Immune therapies reshaping standard of care


Dr Alan Korman is the Vice President of Immuno-Oncology (I-O) Discovery at Bristol-Myers Squibb Global. He spoke to BiotechDispatch on a recent trip to Australia, during which he met with oncologists and researchers to discuss the company's I-O portfolio.

He trained as a molecular immunologist at Harvard and MIT in Cambridge, Massachusetts, including working with Richard Mulligan, who is often described as the ‘father of gene therapy’.

Dr Korman says he explored a range of career opportunities, including a research position at the Institut Pasteur in Paris, before deciding to join industry.

His first position in industry was at a Denver-based biotechnology company, which, after merging with Nexstar Pharmaceuticals, initiated a project looking at I-O therapies, specifically CTLA-4.

Further mergers and takeovers during the 1990s eventually led Dr Korman to Medarex. He says Medarex initiated research programs looking at PD-1 and PD-L1, which would ultimately emerge as one of the most exciting oncology breakthroughs in living memory.

According to Dr Korman, PD-1 acts as a ‘brake’ on the T-Cell’s anti-cancer activities. Inhibiting PD-1 showed early promise as a way to release T-Cells to attack a cancer.

“We were believers but didn’t fully appreciate the potential of PD-1,” says Dr Korman.

“We knew they had the potential to be transformative because they were taking a different approach to cancer therapy - treating the host rather than the tumour. The drug was not the drug – the T cell is the drug - we were ‘potentiating’ the development and potency of the immune system.

“Nobody really appreciated the full potential until we started the multi-dose dose escalations and seeing activity in clinical trials, particularly in melanoma, renal and lung cancer,” he adds.

Following early collaboration with Medarex on CTLA-4, Bristol-Myers Squibb acquired the biotech company in 2009. In the process, it acquired full rights to its development portfolio, which at the time included now PBS-listed melanoma therapy YERVOY (ipilimumab).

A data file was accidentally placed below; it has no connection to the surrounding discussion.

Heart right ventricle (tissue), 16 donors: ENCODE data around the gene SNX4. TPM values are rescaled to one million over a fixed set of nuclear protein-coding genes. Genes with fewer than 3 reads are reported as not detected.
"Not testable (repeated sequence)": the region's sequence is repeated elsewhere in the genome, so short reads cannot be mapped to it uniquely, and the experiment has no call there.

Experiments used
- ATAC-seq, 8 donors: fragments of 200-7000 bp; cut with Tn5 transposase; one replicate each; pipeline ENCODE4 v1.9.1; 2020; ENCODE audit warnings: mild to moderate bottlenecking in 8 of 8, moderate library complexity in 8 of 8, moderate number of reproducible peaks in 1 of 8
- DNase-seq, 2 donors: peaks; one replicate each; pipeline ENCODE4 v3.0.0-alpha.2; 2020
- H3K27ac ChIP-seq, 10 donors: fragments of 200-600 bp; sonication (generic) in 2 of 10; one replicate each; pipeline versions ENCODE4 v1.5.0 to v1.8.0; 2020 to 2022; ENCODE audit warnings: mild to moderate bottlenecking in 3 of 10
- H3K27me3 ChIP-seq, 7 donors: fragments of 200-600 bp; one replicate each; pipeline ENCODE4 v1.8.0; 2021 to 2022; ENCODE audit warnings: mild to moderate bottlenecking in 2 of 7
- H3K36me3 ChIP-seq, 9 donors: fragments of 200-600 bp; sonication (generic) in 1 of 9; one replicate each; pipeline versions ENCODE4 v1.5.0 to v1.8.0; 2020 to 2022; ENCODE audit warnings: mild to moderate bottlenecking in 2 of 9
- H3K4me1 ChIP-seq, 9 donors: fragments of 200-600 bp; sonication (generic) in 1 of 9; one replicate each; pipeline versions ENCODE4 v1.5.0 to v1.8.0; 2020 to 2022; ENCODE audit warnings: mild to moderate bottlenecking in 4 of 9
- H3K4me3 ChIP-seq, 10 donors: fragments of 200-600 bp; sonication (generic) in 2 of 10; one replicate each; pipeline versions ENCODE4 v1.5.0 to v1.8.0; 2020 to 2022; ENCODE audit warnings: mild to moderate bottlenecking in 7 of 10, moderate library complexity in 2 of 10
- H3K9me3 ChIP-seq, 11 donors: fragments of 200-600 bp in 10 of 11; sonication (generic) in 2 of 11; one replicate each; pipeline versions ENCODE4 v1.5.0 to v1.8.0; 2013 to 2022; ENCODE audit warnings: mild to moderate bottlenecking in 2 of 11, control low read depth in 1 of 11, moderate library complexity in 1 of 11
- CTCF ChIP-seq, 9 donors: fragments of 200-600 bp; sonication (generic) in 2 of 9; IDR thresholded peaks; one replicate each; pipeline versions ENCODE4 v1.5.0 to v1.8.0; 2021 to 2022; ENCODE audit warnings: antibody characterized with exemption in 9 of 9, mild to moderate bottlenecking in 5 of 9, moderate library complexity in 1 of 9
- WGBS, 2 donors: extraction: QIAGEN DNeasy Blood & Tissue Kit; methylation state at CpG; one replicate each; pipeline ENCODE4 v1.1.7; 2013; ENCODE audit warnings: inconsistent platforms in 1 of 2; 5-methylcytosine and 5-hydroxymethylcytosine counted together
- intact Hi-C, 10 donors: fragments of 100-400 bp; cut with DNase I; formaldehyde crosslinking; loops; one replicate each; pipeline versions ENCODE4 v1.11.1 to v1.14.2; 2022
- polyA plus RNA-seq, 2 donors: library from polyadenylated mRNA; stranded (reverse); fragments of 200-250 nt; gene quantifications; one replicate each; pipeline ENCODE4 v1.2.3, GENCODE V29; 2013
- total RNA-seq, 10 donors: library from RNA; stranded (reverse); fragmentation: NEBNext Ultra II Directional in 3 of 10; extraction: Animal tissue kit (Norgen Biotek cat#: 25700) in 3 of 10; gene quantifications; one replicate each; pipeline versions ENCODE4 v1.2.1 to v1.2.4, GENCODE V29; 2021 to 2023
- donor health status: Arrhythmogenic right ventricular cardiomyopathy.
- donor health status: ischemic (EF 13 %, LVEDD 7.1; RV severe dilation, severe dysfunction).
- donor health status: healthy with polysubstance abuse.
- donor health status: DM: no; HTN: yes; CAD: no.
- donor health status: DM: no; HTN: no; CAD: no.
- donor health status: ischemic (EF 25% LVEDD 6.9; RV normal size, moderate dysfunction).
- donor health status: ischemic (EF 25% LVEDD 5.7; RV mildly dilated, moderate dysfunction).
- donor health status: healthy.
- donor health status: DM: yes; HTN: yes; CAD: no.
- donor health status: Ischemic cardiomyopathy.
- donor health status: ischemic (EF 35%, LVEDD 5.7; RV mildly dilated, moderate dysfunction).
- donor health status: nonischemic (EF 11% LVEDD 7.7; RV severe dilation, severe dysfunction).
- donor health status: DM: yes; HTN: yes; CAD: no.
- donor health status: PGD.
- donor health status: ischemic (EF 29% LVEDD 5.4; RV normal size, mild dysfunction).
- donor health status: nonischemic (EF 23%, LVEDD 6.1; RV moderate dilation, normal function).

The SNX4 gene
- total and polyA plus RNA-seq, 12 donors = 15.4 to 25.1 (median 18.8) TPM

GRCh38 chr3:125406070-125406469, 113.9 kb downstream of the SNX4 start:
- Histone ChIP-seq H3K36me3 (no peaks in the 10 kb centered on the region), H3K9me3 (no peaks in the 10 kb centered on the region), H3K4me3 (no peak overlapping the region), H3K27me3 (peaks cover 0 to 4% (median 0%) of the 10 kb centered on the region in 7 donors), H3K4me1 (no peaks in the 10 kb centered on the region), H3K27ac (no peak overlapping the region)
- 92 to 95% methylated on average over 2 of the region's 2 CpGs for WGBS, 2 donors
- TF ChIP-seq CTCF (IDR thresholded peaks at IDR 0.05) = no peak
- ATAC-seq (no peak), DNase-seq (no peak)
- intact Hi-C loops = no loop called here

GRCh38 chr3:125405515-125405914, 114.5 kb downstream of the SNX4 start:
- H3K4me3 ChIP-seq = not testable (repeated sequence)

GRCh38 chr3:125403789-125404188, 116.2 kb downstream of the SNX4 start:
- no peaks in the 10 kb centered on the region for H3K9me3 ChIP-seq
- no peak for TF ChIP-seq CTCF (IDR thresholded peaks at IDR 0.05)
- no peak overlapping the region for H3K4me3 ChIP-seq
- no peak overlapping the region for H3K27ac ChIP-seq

Dr Korman continued with Bristol-Myers Squibb after the takeover and has nothing but praise for the Company and its support for ongoing research at the former Medarex research site in California.

“They are actually investing to expand the site,” he says.

Bristol-Myers Squibb is one of the leaders in I-O, with OPDIVO (nivolumab) set to be considered by the Pharmaceutical Benefits Advisory Committee (PBAC) at its upcoming meeting.

Dr Korman says the Company is currently conducting around 50 clinical trials in I-O, targeting over 30 cancer types in around 8,000 patients

Other companies are also investing in I-O, with nine trialing agents targeting PD-1 or PD-L1.

One of the other emerging insights from the trials of I-O therapies has been the need to reassess the standard of care.

“What's happening at a scientific level is leading to a re-evaluation of the standard of care for cancer, which for such a long time has been based on chemotherapy. There is evidence that some chemotherapy might prevent the T-Cell from functioning.

He says the potential of combinations will be one of the most significant developments in the years ahead.

“PD-1 will be the pillar of all combinations because of its activity and superior adverse event profile,” says Dr Korman. “Our challenge will be to identify which combination of T-Cell agents will get the broadest efficacy with the best adverse event profile.”

He points to the Company’s combination of OPDIVO and CTLA4 anti-body YERVOY.

The PBAC will consider the combination for the treatment of advanced melanoma at its next meeting.